Commuting unbounded homotopy limits with Morava Ktheory, joint with Gabe AngeliniKnoll, originally 2020, although the linked version is a revised version from 2023 with a greatly streamlined argument.
An old theorem of Frank Adams establishes that homology commutes with homotopy limits of sequences of spectra, as long as there is a uniform lower bound on the connectivity of the spectra. This doesn't give you any traction on homotopy limits of sequences of spectra without that lower bound, however. In general, without any kind of hypotheses, it's simply not true that a generalized homology theory will commute with an unbounded homotopy limit.
In this paper, Gabe and I work out conditions under which Morava Ktheory does commute with sequential homotopy limits, including sequences of spectra that are not uniformly bounded below. As one application, we prove the K(n)local triviality (for sufficiently large n) of the algebraic Ktheory of algebras over truncated BrownPeterson spectra, building on work of Bruner and Rognes and extending a classical theorem of Mitchell on K(n)local triviality of the algebraic Ktheory spectrum of the integers for large enough n.

A MilnorMoore theorem for bialgebras, joint with Joey BeauvaisFeisthauer and Yatin Patel, 2022.
Over fields of characteristic zero, in this paper Joey and Yatin and I construct equivalences between certain categories of bialgebras which are generated by grouplikes and generalized primitives, and certain categories of structured Lie algebras. The relevant families of bialgebras include many which are not connected, and which fail to admit antipodes. Joey and Yatin and I have some applications in mind for the MilnorMoore theorem from this paper, particularly to equivariant formal group laws. We are presently working on a sequel paper about those applications.

Topological Hecke eigenforms, joint with Luca Candelori, 2021 (although the linked version is a slightly improved revised version from 2024).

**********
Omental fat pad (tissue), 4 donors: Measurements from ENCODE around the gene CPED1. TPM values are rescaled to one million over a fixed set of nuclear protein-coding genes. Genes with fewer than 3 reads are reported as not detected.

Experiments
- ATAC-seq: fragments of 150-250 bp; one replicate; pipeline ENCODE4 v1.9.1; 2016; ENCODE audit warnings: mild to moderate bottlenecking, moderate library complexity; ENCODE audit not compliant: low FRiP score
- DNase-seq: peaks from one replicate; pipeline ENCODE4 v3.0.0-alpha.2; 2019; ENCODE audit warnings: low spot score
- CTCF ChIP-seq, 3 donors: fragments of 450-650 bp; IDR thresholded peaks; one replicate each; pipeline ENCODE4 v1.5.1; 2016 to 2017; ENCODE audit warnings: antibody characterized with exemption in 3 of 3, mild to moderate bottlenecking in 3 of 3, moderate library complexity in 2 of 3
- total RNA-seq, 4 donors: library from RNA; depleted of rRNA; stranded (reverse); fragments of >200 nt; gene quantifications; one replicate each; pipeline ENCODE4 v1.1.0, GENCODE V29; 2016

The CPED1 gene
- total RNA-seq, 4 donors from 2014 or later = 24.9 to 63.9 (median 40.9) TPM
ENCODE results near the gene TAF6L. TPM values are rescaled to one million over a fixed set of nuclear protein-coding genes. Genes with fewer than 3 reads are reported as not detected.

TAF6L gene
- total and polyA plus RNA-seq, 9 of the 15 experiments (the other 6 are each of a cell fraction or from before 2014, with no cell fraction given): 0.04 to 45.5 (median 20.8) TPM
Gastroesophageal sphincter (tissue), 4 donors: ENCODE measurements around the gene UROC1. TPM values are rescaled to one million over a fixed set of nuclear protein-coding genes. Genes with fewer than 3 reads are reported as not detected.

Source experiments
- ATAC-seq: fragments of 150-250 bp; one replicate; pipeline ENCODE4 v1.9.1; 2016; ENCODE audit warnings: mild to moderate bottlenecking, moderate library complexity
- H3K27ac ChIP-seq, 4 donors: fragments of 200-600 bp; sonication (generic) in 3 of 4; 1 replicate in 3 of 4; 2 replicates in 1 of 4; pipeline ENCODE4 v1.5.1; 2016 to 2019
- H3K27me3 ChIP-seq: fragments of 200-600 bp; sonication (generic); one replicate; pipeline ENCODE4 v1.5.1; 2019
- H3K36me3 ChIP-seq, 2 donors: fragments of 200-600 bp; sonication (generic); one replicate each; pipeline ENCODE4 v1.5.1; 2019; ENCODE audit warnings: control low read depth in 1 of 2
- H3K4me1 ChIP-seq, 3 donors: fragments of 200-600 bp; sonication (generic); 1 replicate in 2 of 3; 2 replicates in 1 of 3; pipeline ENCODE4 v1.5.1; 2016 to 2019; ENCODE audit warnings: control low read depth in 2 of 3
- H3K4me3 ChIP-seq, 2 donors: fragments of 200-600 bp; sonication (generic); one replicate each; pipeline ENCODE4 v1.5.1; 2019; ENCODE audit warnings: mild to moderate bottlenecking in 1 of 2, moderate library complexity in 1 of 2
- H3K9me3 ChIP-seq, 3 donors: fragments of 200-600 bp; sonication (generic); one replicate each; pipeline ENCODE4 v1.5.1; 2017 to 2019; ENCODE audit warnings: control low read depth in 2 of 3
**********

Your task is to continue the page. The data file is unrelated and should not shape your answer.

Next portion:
In this paper, Luca and I study the eigenforms of the action of Andy Baker's Hecke operators on the holomorphic elliptic homology of various topological spaces. We prove a multiplicity one theorem (i.e., onedimensionality of the space of the topological Hecke eigenforms for any given eigencharacter) for some classes of topological spaces, and we give examples of finite CWcomplexes for which multiplicity one fails. Classical multiplicity one theorems are really fundamental and useful for the number theorists who use classical modular forms. As far as I know, multiplicity one phenomena for topological modular forms haven't been studied outside of this paper.
We also develop some abstract "derived eigentheory" whose motivating examples arise from the failure of classical Hecke operators to commute with multiplication by various Eisenstein series. Part of this "derived eigentheory" is an identification of certain derived Hecke eigenforms as the obstructions to extending topological Hecke eigenforms from the top cell of a CWcomplex to the rest of the CWcomplex. Using these obstruction classes together with our multiplicity one theorem, we calculate the topological Hecke eigenforms explicitly, in terms of pairs of classical modular forms, on all 2cell CW complexes obtained by coning off an element in \pi_n(S^m) which stably has AdamsNovikov filtration 1.

The topological Petersson product, joint with Luca Candelori, 2021.